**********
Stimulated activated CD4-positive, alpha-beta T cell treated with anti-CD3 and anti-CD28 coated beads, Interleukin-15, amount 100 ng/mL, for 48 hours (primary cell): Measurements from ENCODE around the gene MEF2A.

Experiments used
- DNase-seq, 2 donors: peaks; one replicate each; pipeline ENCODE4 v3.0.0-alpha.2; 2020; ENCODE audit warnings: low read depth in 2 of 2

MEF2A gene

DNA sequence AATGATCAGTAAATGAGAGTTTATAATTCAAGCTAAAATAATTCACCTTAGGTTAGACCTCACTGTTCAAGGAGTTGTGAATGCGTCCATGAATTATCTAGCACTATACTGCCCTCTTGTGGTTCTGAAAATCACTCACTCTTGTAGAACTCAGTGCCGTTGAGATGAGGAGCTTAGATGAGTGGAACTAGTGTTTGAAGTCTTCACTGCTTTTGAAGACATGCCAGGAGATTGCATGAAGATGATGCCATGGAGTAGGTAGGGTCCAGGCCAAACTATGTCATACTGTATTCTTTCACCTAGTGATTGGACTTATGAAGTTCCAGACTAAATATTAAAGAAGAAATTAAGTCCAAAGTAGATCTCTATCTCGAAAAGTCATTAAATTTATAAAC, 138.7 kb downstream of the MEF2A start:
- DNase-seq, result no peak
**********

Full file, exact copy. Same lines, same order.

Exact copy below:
Stimulated activated CD4-positive, alpha-beta T cell treated with anti-CD3 and anti-CD28 coated beads, Interleukin-15, amount 100 ng/mL, for 48 hours (primary cell): Measurements from ENCODE around the gene MEF2A.

Experiments used
- DNase-seq, 2 donors: peaks; one replicate each; pipeline ENCODE4 v3.0.0-alpha.2; 2020; ENCODE audit warnings: low read depth in 2 of 2

MEF2A gene

DNA sequence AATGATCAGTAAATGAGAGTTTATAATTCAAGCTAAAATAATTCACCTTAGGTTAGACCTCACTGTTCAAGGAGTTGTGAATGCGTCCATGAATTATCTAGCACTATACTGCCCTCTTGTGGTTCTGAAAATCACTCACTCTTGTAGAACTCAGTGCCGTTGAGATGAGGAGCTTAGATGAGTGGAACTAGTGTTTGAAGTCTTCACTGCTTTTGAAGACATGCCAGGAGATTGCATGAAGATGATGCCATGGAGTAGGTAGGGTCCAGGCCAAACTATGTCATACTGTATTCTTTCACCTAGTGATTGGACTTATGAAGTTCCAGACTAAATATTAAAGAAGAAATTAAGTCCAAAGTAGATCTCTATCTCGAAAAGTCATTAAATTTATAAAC, 138.7 kb downstream of the MEF2A start:
- DNase-seq, result no peak